Chicano wordsmith Counter intelligence

2Mex brings cultural awareness straight from the LA underground

An emcee by any other name: Underground hero 2Mex now answers to the moniker SonGodSuns.

When he was 13 years old, Alex Ocaña secretly scribbled rhymes and quietly longed to be an emcee. Four years later, he publicly picked up the mic under the name 2Mex, and today at age 32 is probably one of the most prominent Chicano wordsmiths you've never heard.

A native of East LA, Ocaña currently performs under the moniker SonGodSuns, behind his latest solo LP Over the Counter Culture. He honed his skills in L.A.'s legendary Good Life Cafe, which also spawned heavyweights like Aceyalone, Medusa, Freestyle Fellowship, Dilated Peoples, and Jurassic 5. As a member of crews such as Of Mexican Descent, Mindclouders, and the much heralded Visionaries, Ocaña has toured extensively throughout Europe, Japan, Cuba, and now San Anto.

Current: What was it like to come up during the whole Good Life Café scene, which has become almost mythical in its influence on the underground?

2Mex: To be honest with you, Xolo Lan Xinxo and myself went in there already with songs and concepts. We already had something actually going, but when we saw the talent there we were just blown away like, 'Oh my God, this is crazy.'

I was definitely influenced by the stage presence. Jurassic 5 had a crazy stage presence. You basically had three minutes and you had to do a show. It taught you how to perform while being booed. It taught you how to be quick on your feet. It was really a crazy training ground.

Current: I know you are currently going by SonGodSuns, but can you shed some light on how you came up with the name 2Mex?

2Mex: We were sitting on the bus one day trying to come up with a name for our crew of friends. My friend Memo, who passed away in 2000, was like, 'We should all call ourselves 2Mex, like we're too Mexican, we're too down for our people!' We were like 15, 16 years old. I was like, 'Yeah, that's fresh.'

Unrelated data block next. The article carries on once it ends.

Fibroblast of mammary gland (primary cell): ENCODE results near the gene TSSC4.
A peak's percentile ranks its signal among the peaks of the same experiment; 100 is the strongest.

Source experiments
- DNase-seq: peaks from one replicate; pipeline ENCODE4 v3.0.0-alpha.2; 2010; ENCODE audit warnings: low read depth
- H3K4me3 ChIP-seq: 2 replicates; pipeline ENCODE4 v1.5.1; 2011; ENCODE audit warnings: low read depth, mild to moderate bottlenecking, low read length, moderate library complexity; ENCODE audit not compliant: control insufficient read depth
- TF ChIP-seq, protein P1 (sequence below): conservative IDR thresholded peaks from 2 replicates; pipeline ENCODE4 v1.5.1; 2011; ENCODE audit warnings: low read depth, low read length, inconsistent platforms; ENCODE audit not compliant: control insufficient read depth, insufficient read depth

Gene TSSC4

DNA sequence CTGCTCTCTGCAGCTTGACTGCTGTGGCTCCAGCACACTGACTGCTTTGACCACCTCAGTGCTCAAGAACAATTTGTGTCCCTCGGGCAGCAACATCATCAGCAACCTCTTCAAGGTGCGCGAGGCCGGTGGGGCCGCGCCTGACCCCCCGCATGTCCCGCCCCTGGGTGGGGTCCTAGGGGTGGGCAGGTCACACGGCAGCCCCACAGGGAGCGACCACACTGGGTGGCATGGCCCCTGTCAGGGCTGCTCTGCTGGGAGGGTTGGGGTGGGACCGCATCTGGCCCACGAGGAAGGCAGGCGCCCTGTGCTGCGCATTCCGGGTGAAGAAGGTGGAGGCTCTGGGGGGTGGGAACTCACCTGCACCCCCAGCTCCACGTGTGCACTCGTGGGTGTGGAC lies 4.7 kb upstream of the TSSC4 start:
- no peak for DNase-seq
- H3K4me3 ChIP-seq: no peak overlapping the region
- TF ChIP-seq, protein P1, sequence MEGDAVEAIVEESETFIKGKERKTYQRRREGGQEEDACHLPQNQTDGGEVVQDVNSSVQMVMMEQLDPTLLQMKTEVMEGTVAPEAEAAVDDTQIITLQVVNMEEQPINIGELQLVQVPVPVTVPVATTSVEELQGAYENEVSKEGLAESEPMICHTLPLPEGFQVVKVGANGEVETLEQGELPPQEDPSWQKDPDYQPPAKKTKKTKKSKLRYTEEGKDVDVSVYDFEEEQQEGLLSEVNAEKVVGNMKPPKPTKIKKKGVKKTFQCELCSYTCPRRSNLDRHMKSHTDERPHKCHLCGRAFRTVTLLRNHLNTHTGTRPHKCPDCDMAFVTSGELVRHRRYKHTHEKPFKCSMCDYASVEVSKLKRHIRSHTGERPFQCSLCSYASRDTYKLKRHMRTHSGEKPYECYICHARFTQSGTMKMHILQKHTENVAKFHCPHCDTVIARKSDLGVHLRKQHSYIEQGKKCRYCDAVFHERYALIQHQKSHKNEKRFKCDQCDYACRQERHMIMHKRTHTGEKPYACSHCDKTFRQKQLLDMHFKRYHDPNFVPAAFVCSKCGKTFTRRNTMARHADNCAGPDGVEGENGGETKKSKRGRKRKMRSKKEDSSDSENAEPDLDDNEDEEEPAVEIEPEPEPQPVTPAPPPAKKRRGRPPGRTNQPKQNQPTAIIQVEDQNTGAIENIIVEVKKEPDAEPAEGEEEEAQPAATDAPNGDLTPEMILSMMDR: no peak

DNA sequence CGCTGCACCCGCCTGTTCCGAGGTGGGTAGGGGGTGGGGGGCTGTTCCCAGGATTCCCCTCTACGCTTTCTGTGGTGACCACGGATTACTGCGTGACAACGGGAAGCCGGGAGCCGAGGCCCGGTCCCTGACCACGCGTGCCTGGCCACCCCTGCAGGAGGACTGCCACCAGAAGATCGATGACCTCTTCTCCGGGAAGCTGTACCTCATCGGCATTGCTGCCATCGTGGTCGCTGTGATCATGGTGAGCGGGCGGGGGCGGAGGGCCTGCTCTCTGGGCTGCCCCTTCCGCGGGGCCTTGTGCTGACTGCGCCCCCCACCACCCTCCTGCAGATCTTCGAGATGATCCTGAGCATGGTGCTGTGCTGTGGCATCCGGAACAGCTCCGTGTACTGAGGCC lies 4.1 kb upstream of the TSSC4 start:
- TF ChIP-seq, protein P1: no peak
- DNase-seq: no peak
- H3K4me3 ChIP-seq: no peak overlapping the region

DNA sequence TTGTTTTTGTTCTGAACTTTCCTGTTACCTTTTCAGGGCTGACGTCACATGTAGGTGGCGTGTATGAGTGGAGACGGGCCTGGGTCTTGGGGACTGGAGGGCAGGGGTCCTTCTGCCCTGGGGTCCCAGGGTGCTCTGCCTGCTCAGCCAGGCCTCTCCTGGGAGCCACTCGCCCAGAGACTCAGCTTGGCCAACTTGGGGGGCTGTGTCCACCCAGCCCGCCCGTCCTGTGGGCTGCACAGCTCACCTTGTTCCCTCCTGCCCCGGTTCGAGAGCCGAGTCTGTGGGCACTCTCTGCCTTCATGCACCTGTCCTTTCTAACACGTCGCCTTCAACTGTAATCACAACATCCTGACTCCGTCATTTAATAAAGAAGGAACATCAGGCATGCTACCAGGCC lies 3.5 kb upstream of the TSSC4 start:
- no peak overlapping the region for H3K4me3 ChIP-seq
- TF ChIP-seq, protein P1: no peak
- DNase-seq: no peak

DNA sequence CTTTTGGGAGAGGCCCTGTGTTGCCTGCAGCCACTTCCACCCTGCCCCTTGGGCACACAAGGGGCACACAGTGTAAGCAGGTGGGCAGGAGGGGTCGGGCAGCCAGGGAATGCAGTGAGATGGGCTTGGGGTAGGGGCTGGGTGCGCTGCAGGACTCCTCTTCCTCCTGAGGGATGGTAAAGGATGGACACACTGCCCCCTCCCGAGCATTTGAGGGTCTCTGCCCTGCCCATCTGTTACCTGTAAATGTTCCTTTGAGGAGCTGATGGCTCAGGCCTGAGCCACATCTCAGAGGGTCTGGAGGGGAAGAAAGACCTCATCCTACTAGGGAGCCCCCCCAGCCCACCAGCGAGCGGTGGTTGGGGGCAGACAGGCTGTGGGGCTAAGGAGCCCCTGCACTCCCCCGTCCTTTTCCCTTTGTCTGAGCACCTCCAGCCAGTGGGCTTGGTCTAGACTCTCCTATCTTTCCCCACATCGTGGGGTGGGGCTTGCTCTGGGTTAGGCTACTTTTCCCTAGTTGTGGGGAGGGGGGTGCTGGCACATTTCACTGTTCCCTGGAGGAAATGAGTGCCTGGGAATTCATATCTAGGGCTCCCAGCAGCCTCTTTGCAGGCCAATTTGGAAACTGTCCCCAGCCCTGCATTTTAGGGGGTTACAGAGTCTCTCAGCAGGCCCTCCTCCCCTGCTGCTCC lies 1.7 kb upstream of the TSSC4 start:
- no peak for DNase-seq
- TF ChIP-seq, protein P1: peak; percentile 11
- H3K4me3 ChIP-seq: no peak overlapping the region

So that day I went to the swap meet and got a hat that said 2Mex all in Mexican colors. I got to school the next day before anybody even knew the name of the crew. That was around the time I kind of first started telling people I wanted to rap, so people just started calling me 2Mex.

In Los Angeles and everywhere I go I run into Mexican people that are rhyming.
- 2mex

Current: Where do you think Latinos, particularly Mexicanos, fit in hip-hop today?

2Mex: The first role of Mexican hip-hop, Chicano hip-hop like Kid Frost and Lighter Shade of Brown and all that kind of stuff was more smoke and party laden and it was cool. I think there was a big gap, and now you have a Chicano gangsta rap scene that's all up and down California and the Southwest. But there's a healthy underground scene.

In Los Angeles and everywhere I go I run into Mexican people that are rhyming. They listen to other kinds of music and they're not necessarily trying to be in that box of what's traditional, and I think that's great. Our whole concept is we love Roger and Zapp and we love this and that, but we're not going to use it because it's just cliché. We want our stuff to bump, but there's other ways. I think there's a lot of really talented Mexican producers and emcees that people just don't know about all over the country. I don't know where we sit, but we obviously sit somewhere in the niche. It just needs the correct exposure I guess.

Current: In 2001, you released you released the album B-Boys in Occupied Mexico. Where do political concepts like Chicanismo and Aztlan fit into your music?

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2Mex: They weigh into my lifestyle, so they definitely weigh into the music. One thing I've been noticing is that just depending on the year and on what you're doing and what's happening in your life, as far as writing it down and actually being in my music, it varies.

In 1998, 1999, I was home all year. I was just writing and writing, and watching TV and being upset and angry with my angst. I was doing a lot of protesting and stuff like that and I wrote this record with Mindclouders, Taking It Till You Make It and some of B-Boys. Then a couple of years later I was on the road a lot or in love a lot, so it's a record like the 2Mex record or even some of this new one, where there's a lot of love songs.

Politics is way heavy in my life. As far as it being in the music, it's on and off. It depends on what's going on, but it weighs heavy in my mind. I can't say that I'm listening to NPR day-to-day trying to figure things out because it can get to be too much at times. I waver in and out right now, but it's definitely, constantly in my heart and on my mind.

By M. Solis


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